The REU Program, University of Idaho: The ultimate opportunity for undergraduate students to get immersed in life as a scientist
The Molecular and Organismal Evolution Summer Research Experiences for Undergraduates (REU) Program at the University of Idaho is based around the theme of molecular and organismal evolution. Under the supervision of a mentor, students work on unique individual projects carefully chosen to compliment the faculty member’s on-going research. The program takes the students on a journey of scientific discovery, from the early stages of hypothesis development through to defending their findings at a one-day research symposium. Their cutting-edge approaches within established research groups creates an exciting and intellectually stimulating environment for all students. An overall goal of the program is to inspire undergraduates into undertaking postgraduate education and subsequent careers in the sciences.
The program covers all aspects of scientific investigation including hypothesis development, experimental design, data analysis, critical thinking and science communication. Initially, students work closely with faculty members but become more confident and independent as the program progresses. The program includes a variety of workshops and field trips and it is enhanced by weekly hybrid ‘lecture-research seminars’. Here, researchers review basic evolutionary concepts before presenting current research from their own labs in order to provide students with real-world research examples and current questions. This also helps students place their research within the broader context of the field that they are working in. Presenters include host faculty members as well as invited speakers from other departments within the University of Idaho. Most of the students’ time is focused around their individual projects, and the design of the research is completed in the first two weeks, although preparation begins even before students step foot on campus. Mentors work closely with their students to identify any issues and are given regular opportunities to discuss their results. The program culminates in a one-day research symposium. Students are required to present their findings, in both oral and poster formats. This unique experience equips students with invaluable skills required for communicating research at scientific conferences.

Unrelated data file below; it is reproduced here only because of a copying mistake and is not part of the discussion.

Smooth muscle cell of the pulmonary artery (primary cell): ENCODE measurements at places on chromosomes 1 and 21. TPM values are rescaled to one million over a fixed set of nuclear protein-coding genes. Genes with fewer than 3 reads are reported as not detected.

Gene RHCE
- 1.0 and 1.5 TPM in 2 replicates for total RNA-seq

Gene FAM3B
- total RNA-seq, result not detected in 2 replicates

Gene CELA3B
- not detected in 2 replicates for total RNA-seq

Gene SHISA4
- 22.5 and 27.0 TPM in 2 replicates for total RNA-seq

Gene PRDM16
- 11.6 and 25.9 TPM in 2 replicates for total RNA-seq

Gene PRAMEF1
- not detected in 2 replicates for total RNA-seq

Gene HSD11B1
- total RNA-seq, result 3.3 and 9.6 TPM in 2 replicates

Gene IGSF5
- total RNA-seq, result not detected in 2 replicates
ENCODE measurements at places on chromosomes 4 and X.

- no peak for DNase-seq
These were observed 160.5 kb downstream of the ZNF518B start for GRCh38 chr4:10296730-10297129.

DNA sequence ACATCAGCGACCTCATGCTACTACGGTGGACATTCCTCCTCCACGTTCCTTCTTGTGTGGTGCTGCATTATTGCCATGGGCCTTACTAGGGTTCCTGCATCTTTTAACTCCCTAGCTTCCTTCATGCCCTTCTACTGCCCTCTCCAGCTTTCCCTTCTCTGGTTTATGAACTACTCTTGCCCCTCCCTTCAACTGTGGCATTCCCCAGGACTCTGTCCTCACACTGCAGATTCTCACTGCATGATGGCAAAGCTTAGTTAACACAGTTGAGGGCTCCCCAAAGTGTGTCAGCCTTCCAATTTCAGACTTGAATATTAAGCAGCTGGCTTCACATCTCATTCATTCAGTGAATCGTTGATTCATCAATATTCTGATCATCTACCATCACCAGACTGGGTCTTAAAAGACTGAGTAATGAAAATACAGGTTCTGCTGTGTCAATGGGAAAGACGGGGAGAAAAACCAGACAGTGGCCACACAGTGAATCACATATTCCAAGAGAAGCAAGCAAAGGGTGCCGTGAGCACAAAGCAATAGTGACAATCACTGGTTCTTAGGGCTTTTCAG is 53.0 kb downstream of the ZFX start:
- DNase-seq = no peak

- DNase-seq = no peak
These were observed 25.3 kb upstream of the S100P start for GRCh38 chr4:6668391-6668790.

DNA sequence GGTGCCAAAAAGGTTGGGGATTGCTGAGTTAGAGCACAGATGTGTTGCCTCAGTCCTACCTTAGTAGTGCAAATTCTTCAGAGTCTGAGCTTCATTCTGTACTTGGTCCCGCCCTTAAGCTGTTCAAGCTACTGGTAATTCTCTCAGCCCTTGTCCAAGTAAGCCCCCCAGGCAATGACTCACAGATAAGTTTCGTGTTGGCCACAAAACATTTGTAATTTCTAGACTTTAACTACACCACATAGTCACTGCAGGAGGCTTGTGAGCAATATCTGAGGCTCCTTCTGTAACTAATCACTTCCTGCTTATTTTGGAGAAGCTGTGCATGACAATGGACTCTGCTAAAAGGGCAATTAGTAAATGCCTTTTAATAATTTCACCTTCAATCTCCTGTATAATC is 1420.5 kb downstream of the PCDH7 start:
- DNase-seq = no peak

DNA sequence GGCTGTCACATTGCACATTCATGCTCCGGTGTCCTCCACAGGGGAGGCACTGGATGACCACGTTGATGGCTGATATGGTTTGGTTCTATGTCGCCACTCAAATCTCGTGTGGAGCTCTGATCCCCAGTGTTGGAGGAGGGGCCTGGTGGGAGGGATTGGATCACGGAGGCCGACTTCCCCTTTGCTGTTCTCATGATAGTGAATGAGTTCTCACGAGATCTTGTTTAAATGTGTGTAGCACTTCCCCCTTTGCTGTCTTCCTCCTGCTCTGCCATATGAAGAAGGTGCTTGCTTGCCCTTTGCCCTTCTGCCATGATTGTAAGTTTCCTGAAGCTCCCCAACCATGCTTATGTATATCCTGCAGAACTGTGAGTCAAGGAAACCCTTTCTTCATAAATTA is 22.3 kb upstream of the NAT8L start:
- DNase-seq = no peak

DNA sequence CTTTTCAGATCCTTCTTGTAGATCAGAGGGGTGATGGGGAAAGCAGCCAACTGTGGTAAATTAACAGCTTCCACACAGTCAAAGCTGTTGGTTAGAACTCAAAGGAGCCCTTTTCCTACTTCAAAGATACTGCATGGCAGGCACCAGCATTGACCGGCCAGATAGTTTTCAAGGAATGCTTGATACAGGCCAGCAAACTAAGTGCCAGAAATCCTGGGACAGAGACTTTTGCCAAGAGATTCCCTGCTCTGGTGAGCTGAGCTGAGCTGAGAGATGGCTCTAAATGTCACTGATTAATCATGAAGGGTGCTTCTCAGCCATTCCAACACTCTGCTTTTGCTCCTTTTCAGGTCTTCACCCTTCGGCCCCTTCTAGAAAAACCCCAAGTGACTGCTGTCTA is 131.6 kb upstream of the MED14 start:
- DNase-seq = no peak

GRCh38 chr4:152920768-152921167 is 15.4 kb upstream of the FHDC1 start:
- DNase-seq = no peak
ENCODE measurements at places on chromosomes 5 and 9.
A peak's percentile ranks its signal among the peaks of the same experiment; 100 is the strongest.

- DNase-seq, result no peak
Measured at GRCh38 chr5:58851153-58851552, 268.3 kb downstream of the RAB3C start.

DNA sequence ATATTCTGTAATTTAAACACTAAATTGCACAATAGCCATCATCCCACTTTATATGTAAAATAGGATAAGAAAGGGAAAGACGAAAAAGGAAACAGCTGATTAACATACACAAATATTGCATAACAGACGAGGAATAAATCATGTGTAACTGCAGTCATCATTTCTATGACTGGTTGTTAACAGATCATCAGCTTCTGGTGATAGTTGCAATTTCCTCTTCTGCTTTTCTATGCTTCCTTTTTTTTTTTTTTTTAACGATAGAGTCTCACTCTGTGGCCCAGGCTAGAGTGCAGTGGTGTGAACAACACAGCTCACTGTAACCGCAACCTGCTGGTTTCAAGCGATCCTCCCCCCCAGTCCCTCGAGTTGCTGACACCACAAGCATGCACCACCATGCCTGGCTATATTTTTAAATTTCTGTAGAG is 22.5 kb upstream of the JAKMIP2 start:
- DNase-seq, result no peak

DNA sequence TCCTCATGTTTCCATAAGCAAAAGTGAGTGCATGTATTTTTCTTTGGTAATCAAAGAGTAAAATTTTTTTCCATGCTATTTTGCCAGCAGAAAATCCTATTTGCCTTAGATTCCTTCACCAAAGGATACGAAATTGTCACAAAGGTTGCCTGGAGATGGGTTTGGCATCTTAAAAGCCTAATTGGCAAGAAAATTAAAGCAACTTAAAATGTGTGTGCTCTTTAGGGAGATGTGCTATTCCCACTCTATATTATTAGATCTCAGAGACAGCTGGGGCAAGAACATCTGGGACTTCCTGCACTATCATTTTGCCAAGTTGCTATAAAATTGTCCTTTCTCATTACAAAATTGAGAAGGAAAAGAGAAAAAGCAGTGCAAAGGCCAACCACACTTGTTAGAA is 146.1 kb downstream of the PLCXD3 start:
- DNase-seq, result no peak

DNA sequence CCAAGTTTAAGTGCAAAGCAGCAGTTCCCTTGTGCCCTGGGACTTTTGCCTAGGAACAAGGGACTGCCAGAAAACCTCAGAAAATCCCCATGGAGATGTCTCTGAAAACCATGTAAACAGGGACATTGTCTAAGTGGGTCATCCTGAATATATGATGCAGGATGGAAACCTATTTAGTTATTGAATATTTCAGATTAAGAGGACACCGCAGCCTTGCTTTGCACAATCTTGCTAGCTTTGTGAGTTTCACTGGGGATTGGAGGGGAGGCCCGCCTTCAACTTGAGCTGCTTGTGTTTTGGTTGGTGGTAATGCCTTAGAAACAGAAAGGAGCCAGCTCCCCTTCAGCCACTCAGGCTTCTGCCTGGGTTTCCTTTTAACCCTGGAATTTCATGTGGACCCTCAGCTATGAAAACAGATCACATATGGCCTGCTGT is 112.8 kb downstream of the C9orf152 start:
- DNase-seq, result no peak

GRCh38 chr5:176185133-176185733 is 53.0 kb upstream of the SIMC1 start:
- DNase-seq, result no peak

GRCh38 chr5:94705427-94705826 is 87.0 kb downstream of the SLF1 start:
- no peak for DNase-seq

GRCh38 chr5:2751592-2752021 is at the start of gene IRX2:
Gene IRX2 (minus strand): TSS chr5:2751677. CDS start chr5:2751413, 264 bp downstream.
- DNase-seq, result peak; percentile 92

The research focus falls broadly within molecular and organismal evolution, areas in which the Department of Biological Sciences at the University of Idaho has considerable research expertise. The laboratories are well equipped with state-of-the-art technology, with research teams working across most biological kingdoms and viruses. Embracing the REU program with enthusiasm, sixteen faculty members serve as mentors, spanning an extremely diverse range of research: Dr Larry Forney’s group are interested in bacterial community composition and their interactions, whereas Dr Eva Top is working on the genetics of bacterial antibiotic resistance. One REU student project recently used the zebrafish as a model organism to investigate the effects of hormones on optical genes and another used this model to investigate the teleost genome duplication event (a genome rearrangement event which took place approximately 300 million years ago). Other recent topics include the diversity of jumping spiders, the effect of sexual debut on the vaginal microbiome and designing molecular tools for detecting transmissible cancer in the Tasmanian Devil.
The social aspect
Despite a packed program, there is time for social interaction, and Prof Pfeiffer sees this as a crucial component of the program and a contributor to its success. For some students, this is the first extended time living away from home, and to create a cohort experience all students are housed together in on-campus apartments in the university student housing. This aims to facilitate student-student interaction, build camaraderie, and help students follow the progress of their peers.